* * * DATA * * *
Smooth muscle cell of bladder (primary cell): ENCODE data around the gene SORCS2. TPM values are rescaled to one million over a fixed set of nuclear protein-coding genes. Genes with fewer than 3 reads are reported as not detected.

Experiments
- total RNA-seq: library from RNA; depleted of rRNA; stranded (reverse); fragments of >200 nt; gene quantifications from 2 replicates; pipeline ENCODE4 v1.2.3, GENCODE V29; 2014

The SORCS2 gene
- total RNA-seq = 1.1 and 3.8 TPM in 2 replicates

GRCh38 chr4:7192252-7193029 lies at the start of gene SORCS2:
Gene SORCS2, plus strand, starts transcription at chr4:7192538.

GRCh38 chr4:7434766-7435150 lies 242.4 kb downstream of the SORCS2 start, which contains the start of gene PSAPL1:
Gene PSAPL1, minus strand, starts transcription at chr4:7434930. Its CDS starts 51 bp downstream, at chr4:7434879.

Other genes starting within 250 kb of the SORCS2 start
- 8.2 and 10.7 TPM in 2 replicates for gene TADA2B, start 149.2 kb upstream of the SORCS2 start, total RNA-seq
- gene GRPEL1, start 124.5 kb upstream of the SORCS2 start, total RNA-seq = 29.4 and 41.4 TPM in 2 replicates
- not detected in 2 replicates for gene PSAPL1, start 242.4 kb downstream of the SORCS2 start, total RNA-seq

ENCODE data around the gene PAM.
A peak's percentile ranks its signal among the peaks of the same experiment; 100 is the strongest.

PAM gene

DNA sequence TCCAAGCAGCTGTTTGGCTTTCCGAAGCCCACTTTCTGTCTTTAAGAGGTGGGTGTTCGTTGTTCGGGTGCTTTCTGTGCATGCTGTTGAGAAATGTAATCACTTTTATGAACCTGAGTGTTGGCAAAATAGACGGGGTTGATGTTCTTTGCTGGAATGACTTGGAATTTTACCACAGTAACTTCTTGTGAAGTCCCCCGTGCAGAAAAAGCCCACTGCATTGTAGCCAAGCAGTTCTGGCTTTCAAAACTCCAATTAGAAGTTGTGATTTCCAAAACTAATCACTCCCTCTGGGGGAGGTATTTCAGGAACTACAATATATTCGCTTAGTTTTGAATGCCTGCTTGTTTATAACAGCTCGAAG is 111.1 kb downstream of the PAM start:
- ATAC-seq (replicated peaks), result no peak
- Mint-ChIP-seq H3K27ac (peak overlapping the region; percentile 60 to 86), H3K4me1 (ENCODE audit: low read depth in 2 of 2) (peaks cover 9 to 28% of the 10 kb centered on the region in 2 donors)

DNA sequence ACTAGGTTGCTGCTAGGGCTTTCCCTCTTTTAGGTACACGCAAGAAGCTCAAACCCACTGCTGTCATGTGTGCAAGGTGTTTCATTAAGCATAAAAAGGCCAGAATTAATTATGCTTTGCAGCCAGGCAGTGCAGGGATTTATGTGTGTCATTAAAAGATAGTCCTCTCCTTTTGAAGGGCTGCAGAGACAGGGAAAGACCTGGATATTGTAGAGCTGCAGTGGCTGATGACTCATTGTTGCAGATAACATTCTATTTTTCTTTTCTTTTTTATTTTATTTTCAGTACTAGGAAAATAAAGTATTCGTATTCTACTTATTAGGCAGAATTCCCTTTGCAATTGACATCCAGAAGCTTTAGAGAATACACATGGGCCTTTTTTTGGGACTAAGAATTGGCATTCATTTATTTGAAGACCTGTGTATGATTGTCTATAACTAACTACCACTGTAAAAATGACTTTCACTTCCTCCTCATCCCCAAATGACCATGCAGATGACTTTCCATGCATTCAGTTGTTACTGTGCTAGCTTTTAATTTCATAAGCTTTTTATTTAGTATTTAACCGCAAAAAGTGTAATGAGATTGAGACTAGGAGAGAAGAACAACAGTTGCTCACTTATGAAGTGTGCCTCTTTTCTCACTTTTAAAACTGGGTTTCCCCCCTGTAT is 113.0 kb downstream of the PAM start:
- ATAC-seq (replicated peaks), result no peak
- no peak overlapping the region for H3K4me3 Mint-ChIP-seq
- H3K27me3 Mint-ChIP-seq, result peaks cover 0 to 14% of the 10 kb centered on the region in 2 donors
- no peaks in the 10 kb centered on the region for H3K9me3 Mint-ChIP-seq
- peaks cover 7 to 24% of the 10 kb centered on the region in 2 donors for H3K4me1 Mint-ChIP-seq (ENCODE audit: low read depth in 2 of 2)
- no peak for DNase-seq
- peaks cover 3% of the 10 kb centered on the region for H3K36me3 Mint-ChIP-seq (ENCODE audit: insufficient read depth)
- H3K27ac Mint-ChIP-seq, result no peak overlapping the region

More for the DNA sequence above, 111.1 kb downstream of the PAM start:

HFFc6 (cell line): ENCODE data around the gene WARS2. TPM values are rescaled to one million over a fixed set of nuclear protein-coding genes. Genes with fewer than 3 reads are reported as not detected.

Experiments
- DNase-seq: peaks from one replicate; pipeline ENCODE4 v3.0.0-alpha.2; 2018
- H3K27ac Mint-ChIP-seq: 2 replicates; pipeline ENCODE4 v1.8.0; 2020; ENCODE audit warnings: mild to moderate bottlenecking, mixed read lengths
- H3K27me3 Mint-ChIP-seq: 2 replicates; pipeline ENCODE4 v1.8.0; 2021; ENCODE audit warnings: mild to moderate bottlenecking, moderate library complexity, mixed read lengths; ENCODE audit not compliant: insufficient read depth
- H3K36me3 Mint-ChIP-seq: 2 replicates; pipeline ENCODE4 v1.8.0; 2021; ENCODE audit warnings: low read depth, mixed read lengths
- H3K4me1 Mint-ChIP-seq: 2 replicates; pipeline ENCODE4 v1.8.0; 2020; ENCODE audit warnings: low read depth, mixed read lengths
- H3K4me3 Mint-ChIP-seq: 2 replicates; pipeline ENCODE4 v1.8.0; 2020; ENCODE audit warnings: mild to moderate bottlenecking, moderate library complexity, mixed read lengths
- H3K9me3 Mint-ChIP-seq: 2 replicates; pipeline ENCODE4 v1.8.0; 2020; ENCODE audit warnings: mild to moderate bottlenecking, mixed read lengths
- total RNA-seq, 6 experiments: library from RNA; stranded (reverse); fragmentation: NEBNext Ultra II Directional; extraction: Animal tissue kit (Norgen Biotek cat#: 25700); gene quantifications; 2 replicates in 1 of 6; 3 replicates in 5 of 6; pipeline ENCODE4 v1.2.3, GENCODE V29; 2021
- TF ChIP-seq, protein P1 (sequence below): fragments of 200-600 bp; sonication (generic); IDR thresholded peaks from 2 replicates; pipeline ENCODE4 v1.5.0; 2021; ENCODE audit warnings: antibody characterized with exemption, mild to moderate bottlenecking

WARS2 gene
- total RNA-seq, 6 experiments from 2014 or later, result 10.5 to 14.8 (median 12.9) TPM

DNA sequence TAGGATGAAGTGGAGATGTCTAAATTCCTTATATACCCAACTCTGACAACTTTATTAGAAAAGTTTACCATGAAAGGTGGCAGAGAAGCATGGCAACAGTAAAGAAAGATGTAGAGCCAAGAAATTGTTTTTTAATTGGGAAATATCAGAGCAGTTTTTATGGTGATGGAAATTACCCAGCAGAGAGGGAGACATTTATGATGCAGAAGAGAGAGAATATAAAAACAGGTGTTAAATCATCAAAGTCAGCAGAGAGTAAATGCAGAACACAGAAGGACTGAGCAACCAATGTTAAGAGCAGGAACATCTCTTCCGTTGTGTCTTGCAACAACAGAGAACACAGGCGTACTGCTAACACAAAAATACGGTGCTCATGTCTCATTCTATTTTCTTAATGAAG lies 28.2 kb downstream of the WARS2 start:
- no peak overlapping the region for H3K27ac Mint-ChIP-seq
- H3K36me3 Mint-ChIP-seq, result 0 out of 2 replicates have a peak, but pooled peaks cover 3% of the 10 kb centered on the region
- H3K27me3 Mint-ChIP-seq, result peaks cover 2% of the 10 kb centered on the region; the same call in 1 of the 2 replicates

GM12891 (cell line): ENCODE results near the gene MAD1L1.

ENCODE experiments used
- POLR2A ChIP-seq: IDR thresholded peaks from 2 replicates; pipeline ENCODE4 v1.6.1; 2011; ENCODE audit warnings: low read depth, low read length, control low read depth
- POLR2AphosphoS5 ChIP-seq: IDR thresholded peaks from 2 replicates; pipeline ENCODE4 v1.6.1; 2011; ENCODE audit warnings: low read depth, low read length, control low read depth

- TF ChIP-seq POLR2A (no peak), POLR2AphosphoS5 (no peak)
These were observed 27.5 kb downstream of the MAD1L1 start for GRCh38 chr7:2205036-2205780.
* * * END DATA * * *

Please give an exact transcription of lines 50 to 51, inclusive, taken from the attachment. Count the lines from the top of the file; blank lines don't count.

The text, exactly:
- POLR2AphosphoS5 ChIP-seq: IDR thresholded peaks from 2 replicates; pipeline ENCODE4 v1.6.1; 2011; ENCODE audit warnings: low read depth, low read length, control low read depth

- TF ChIP-seq POLR2A (no peak), POLR2AphosphoS5 (no peak)